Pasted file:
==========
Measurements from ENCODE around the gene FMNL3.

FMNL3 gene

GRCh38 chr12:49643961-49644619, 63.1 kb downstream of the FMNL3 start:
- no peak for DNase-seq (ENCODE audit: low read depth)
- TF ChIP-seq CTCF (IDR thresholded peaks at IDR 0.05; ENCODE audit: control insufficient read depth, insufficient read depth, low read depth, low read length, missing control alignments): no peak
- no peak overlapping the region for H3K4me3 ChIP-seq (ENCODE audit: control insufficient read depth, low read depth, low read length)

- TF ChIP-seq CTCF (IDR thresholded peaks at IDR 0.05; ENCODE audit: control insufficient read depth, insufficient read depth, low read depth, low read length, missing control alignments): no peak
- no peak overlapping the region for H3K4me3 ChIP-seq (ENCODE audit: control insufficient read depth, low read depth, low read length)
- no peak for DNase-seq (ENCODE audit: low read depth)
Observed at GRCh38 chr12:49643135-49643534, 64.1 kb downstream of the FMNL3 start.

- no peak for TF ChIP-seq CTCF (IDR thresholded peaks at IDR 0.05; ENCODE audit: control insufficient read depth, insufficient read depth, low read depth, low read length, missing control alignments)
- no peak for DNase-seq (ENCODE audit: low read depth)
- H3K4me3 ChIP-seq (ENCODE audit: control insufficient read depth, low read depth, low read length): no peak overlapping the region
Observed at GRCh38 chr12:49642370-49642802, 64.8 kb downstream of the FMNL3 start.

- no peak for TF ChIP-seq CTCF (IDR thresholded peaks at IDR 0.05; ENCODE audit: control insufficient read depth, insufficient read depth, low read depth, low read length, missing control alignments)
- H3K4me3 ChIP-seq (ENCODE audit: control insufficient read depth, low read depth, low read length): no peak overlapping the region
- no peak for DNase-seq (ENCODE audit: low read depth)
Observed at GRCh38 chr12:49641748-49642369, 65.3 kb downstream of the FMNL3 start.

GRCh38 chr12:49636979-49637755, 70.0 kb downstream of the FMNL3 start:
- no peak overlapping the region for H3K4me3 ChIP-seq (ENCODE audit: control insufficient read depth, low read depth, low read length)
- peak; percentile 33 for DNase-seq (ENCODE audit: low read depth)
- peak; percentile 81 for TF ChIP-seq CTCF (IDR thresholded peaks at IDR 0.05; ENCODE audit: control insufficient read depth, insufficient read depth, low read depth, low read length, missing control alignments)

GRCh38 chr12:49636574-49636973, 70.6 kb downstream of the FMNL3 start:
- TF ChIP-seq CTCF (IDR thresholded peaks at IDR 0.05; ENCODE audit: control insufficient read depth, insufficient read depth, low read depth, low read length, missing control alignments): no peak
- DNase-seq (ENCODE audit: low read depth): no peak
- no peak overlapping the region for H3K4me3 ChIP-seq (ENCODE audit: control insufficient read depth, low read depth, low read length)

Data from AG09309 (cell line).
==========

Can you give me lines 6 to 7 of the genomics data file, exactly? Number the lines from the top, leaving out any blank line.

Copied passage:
- no peak overlapping the region for H3K4me3 ChIP-seq (ENCODE audit: control insufficient read depth, low read depth, low read length)

- TF ChIP-seq CTCF (IDR thresholded peaks at IDR 0.05; ENCODE audit: control insufficient read depth, insufficient read depth, low read depth, low read length, missing control alignments): no peak